News & Media
minivan submerged in floodwaters in neighborhood
Robert LeBlanc / Getty Images

New Flood Rates Debut Oct. 1 Unless Congress Acts

The Biden administration doesn’t plan to stop FEMA’s “Risk Rating 2.0” from going into effect, leaving Congressional leaders to decide. NAR backs the new structure that charges by individual home rather than flood zone, but it’s facing opposition from other real estate groups.

WASHINGTON – Flood insurance is an unusual problem for lawmakers because it doesn’t break along party lines. In general, representatives from coastal states oppose any change that raises rates, while landlocked state representatives do not.

The Federal Emergency Management Agency (FEMA) oversees the National Flood Insurance Program (NFIP), and it has been planning a new way to levy flood policy fees for a few years. That new system currently goes into effect on Oct. 1. A major difference of the new pricing policy, called Risk Rating 2.0, is that homeowners in a single flood zone who currently pay the same rate will find that each policy is individually priced based on other factors, such as changes made to the home that help mitigate potential flood damage. FEMA says 2.0 more accurately assesses a home’s flood risk.

The National Association of Realtors® (NAR) supports the change, though other housing groups do not.

“NAR supports FEMA’s Risk Rating 2.0 reforms and its current timeline for implementation,” Realtors spokesperson Patrick Newton told Politico. “These reforms are phased over time and will provide policyholders with more accurate, risked-based flood insurance rates.”

Neither FEMA nor the Biden Administration is backing down so far, and opponents have turned to Congress for help. In the House, 38 House representatives recently asked congressional leaders to postpone implementation and hope to include a delay in bills expected to pass this month.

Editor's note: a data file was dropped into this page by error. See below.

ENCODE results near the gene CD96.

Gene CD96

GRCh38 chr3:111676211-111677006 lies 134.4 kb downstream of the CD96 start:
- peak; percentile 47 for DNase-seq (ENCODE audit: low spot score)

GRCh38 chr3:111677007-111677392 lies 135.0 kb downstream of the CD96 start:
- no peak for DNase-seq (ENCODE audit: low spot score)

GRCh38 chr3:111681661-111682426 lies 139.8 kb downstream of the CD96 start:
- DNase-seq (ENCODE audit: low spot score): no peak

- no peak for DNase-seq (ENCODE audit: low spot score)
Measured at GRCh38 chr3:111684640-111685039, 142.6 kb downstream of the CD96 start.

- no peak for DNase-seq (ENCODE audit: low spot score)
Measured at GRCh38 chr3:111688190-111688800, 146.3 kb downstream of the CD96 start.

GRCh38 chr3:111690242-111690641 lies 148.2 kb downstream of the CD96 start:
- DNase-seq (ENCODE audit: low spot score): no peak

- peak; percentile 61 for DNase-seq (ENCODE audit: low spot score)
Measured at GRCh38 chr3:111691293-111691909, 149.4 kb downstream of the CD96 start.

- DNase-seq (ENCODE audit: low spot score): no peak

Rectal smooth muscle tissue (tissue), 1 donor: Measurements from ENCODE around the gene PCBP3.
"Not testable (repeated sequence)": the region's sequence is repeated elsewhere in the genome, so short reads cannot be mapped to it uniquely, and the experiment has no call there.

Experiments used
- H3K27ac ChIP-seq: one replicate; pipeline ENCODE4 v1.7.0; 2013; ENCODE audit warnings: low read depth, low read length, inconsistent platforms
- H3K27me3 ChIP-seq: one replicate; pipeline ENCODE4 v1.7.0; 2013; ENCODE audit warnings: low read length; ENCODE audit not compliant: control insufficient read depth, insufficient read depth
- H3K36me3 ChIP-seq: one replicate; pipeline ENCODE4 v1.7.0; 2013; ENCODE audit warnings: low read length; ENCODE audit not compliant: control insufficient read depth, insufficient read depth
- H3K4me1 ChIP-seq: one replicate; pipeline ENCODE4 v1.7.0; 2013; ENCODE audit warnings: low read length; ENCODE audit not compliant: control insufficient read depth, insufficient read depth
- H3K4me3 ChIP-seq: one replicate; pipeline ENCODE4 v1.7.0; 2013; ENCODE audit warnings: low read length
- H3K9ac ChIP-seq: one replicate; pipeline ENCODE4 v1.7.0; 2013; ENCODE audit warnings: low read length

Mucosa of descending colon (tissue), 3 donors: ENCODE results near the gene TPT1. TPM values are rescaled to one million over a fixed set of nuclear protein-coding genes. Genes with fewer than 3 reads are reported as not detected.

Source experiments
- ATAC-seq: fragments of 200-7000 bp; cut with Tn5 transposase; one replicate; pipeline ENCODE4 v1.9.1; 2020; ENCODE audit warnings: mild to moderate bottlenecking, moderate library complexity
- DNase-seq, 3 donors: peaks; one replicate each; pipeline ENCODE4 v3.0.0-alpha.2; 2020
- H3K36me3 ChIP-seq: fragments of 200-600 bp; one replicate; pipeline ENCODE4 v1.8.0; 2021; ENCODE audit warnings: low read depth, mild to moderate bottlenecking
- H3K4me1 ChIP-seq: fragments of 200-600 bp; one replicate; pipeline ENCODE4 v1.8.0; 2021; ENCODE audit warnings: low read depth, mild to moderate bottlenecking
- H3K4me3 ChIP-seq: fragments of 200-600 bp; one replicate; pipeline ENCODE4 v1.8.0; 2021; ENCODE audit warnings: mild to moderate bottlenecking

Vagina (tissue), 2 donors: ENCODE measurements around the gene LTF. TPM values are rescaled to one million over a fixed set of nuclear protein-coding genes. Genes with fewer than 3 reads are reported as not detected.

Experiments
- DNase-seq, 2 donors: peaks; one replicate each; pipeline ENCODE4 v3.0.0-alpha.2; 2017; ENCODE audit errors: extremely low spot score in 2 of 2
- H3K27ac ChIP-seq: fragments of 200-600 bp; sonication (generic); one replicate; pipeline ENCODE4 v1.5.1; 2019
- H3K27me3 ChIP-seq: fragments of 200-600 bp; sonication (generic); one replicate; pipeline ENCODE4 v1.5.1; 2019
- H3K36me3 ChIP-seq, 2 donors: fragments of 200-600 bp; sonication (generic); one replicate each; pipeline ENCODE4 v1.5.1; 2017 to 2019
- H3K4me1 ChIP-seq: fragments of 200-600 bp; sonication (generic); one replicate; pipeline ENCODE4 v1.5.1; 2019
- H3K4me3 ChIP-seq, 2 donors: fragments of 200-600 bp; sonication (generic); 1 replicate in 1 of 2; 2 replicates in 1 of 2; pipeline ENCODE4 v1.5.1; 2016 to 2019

NFIP senior executive David Maurstad says any delay would be unfair, largely because about 1 million current policyholders will see their rates drop. Overall, FEMA says about 19.8% of homeowners would see lower flood insurance costs, 68.1% would see no change or, at the least, a yearly increase of less than $120. However, 7.8% would see their premiums rise by $120 to $240 per year, and 4.2% would pay a new premium greater than $240 per year.

Risk Rating 2.0 is the biggest change for NFIP since the 1970s. It will impact new flood policies issued after Oct. 1 – such as those paid by new homebuyers – and it will affect current homeowners when it comes time to renew their flood insurance policy. Those who benefit from lower rates under Risk Rating 2.0, however, will be able to request that lower rate.

Lawmakers opposing the change point out various concerns, but a big one is that NFIP can raise rates no more than 18% per year – an amount they say is too high.

According to Politico, the 38 House members sent a letter to Speaker Nancy Pelosi and Minority Leader Kevin McCarthy. In it, they said, “There are serious implementation questions surrounding Risk Rating 2.0 … Our constituents and those involved in implementing FEMAs rate hikes need more time to get the answers they deserve.”

Within the real estate industry, opinions are divided. While NAR backs the change, other groups, such as the National Association of Professional Insurance Agents, say their industry isn’t prepared for Oct. 1 changes, citing operational problems. The American Property Casualty Insurance Association cited problems but didn’t call for an actual delay.

However, 16 groups – including the National Association of Mutual Insurance Companies, the Association of State Floodplain Managers and the Natural Resources Defense Council – don’t want a delay. They generally agree that Risk Rating 2.0 is “more accurate and more equitable, and that providing property owners with more information on their full risk rates was critical to improving flood mitigation,” according to Politico.

Source: Politico Pro, Sept. 9, 2021

© 2021 Florida Realtors®